Title

The Object of Desire: How Being Objectified Creates Sexual Pressure for Women in Heterosexual Relationships

Publication Date

2015

Document Type

Article

Abstract

Although the objectification of women is widespread, there is relatively little research on objectification in romantic relationships. The purpose of our research was to explore how partner-objectification might be related to sexual pressure and coercion in heterosexual relationships. Two studies were conducted, one with heterosexual men and one with heterosexual women as participants. An online survey of 119 heterosexual men in the United States demonstrated that men who frequently survey their partners’ bodies are more likely to sexually pressure and coerce their partners—primarily because partner-surveillance is related to feelings of shame regarding one’s partner’s body, which in turn is related to increased sexual pressure and coercion. An online survey of 162 heterosexual women in the United States demonstrated feeling objectified by a partner is related to several (but not all) measures of sexual pressure and coercion. Furthermore, women who felt that their partners frequently surveyed their bodies were more likely to experience self-surveillance, which in turn predicted increased body shame and lowered sexual agency. Our research can inform interventions aimed at reducing sexual coercion and spark future research on the distinction between physical attraction and objectification in the context of romantic relationships.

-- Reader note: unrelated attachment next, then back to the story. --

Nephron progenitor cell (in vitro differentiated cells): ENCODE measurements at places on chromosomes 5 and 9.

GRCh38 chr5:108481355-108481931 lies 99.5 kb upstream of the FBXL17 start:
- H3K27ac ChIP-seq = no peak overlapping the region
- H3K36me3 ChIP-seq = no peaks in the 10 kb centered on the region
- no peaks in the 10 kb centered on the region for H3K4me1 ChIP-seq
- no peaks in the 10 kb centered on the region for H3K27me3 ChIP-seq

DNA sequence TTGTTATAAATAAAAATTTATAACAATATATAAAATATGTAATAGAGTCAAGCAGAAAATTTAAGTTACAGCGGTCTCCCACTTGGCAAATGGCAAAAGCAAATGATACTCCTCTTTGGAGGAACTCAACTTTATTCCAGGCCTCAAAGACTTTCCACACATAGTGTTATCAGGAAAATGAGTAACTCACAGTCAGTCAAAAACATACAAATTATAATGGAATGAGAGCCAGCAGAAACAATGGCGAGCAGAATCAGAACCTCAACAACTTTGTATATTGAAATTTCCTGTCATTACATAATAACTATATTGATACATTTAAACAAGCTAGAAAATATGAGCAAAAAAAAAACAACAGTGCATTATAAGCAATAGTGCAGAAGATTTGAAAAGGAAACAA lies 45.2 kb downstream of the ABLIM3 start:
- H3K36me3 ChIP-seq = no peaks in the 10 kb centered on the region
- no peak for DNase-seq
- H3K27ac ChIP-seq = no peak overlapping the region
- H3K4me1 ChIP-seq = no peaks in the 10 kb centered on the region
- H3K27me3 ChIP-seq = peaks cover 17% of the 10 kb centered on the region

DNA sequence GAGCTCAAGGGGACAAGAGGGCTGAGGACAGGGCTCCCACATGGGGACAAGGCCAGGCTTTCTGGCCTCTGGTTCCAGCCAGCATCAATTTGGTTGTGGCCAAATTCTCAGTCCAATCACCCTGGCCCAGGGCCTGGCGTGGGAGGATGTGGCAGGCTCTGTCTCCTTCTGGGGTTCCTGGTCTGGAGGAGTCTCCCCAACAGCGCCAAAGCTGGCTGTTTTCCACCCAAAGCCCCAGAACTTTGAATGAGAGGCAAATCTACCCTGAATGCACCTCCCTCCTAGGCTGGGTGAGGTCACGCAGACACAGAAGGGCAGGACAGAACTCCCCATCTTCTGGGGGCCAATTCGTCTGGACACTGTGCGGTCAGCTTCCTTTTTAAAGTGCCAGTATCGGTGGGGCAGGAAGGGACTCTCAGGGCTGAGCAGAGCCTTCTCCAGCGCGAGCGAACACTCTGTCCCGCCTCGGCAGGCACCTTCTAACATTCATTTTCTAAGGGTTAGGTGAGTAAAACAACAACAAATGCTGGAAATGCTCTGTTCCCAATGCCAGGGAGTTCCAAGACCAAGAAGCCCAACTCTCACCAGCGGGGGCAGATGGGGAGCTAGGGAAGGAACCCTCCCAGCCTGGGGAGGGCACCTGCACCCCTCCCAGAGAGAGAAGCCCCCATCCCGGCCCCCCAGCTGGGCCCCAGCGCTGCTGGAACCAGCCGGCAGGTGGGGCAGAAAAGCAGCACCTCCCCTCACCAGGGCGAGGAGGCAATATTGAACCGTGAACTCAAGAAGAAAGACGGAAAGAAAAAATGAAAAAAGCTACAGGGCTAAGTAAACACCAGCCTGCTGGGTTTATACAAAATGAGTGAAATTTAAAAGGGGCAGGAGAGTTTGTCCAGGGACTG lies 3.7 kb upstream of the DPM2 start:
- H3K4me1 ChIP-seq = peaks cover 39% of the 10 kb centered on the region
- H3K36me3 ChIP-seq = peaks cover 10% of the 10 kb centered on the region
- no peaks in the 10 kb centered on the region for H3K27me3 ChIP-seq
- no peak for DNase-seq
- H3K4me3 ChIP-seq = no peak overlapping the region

Original Citation

Ramsey, L.R. & Hoyt, T. (2015). The Object of Desire: How Being Objectified Creates Sexual Pressure for Women in Heterosexual Relationships. Psychology of Women Quarterly, 39(2), 151-170. doi: 10.1177/0361684314544679.

Identifier

doi: 10.1177/0361684314544679